Cambodian navy to hold training exercise with Chinese ships
PHNOM PENH, Cambodia–Cambodia is holding its biggest-ever joint naval training exercise with China this week, a senior Cambodian officer said Feb. 23.
Deputy navy chief Vice Admiral Vann Bunneang said 70 Cambodian sailors will join 737 Chinese counterparts on three Chinese warships that have already docked at Cambodia’s Sihanoukville port.
He said the Feb. 24 and 25 exercises will cover rescue activities and emergencies at sea.
China is eager to project its influence in Southeast Asia as it presses its extensive territorial claims in the South China Sea. Cambodia, which has close economic and political ties with Beijing, has offered little support for rival claims made by its Southeast Asian neighbors.
The Chinese naval visit follows by just a few days a goodwill visit by three ships from Japan’s Maritime Self-Defense Force. Japan has maritime disputes of its own with China, with which it competes for influence throughout Asia.
“The arrival of the Chinese warships and the Japanese vessels was a matter of pride for Cambodia, and shows that our country has peaceful and good relations and cooperation with all countries,” Vann Bunneang said.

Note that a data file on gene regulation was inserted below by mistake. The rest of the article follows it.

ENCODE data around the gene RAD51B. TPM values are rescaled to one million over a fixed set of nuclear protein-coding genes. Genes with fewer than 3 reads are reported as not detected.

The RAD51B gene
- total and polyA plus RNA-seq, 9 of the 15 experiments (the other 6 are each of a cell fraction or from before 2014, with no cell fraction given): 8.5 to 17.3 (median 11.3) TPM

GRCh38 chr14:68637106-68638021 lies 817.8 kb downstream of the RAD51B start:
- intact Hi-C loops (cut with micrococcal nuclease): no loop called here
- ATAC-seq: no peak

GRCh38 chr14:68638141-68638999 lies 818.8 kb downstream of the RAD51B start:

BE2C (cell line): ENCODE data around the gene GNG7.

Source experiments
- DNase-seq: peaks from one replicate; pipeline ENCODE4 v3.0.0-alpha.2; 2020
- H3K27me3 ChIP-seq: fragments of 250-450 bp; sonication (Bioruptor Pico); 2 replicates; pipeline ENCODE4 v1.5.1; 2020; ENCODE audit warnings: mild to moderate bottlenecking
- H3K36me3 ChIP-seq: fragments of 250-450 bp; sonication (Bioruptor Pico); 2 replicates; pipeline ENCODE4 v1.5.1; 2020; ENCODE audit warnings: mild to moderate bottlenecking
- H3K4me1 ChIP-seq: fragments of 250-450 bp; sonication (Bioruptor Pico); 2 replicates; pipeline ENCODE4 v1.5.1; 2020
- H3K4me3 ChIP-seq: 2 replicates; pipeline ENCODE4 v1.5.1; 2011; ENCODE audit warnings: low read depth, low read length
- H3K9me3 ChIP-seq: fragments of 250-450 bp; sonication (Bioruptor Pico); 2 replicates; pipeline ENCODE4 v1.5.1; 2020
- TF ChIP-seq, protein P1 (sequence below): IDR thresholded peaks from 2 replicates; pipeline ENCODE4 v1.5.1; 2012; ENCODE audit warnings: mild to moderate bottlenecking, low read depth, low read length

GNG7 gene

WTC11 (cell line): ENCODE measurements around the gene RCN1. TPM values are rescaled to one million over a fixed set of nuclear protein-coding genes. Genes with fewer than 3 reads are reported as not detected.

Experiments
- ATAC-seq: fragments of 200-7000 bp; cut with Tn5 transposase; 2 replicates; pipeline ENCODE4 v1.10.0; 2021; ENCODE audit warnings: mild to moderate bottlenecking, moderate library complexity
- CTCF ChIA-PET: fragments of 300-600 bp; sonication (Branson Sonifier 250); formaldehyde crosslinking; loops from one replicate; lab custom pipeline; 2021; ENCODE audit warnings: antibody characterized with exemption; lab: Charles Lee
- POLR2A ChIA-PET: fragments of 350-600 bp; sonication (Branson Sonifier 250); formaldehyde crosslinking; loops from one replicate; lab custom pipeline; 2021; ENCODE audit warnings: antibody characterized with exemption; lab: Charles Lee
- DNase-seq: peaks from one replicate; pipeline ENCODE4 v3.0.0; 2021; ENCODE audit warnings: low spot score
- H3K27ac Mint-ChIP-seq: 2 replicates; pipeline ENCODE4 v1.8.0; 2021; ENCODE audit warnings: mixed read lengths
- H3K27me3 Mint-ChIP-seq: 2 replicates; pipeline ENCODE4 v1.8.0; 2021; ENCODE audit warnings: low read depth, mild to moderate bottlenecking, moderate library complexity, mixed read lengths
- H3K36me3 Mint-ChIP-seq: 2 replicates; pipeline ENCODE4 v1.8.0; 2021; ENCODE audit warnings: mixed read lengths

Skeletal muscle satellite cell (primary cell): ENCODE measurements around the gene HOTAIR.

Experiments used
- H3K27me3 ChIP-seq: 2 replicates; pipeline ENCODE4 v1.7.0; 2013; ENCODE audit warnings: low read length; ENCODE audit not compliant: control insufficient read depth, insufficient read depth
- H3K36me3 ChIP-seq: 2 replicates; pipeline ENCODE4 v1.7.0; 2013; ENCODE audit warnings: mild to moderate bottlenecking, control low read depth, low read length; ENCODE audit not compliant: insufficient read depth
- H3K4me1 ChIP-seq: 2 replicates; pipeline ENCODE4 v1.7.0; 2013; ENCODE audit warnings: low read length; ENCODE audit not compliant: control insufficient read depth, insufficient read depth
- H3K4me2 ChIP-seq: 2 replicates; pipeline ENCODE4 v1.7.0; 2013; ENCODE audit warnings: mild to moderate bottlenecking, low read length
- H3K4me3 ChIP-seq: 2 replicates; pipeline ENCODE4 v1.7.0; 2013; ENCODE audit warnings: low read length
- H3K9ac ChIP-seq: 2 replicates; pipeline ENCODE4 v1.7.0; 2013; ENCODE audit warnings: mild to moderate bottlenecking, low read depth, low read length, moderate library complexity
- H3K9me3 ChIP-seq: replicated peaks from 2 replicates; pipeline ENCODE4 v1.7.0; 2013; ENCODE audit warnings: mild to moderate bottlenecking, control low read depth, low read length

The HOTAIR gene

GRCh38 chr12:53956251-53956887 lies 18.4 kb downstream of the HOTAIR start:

When asked whether China was making a show of strength to project its influence, he said it was not strange for powerful countries to show off their modern military equipment.
“It is like a clothing company: After they make a new product, they often advertise. So the presence of Chinese warships in Cambodia or other places is because China is a big country and wants to show off to the world their modern technology,” he said. AP
Chinese man indicted for trying to buy stolen military gear
Authorities say a Chinese man is under indictment for violating arms trafficking laws after allegedly trying to buy a $20,000 pair of night vision goggles from an undercover agent in San Diego.
Yang Xin, also known as Troy Shin, from the Guizhou province in China, was indicted last week by a San Diego federal grand jury.
Authorities tell the Union-Tribune newspaper they don’t know who Xin is working for but usual buyers for such gear include foreign governments and criminal organizations.
The investigation into Xin started in 2014 when a search of his email showed he had obtained equipment from a $1.7 million theft from Marine Corps Base Camp Lejeune in North Carolina.
Xin bought the equipment from a Camp Lejeune Marine who pleaded guilty to stealing and selling the gear. AP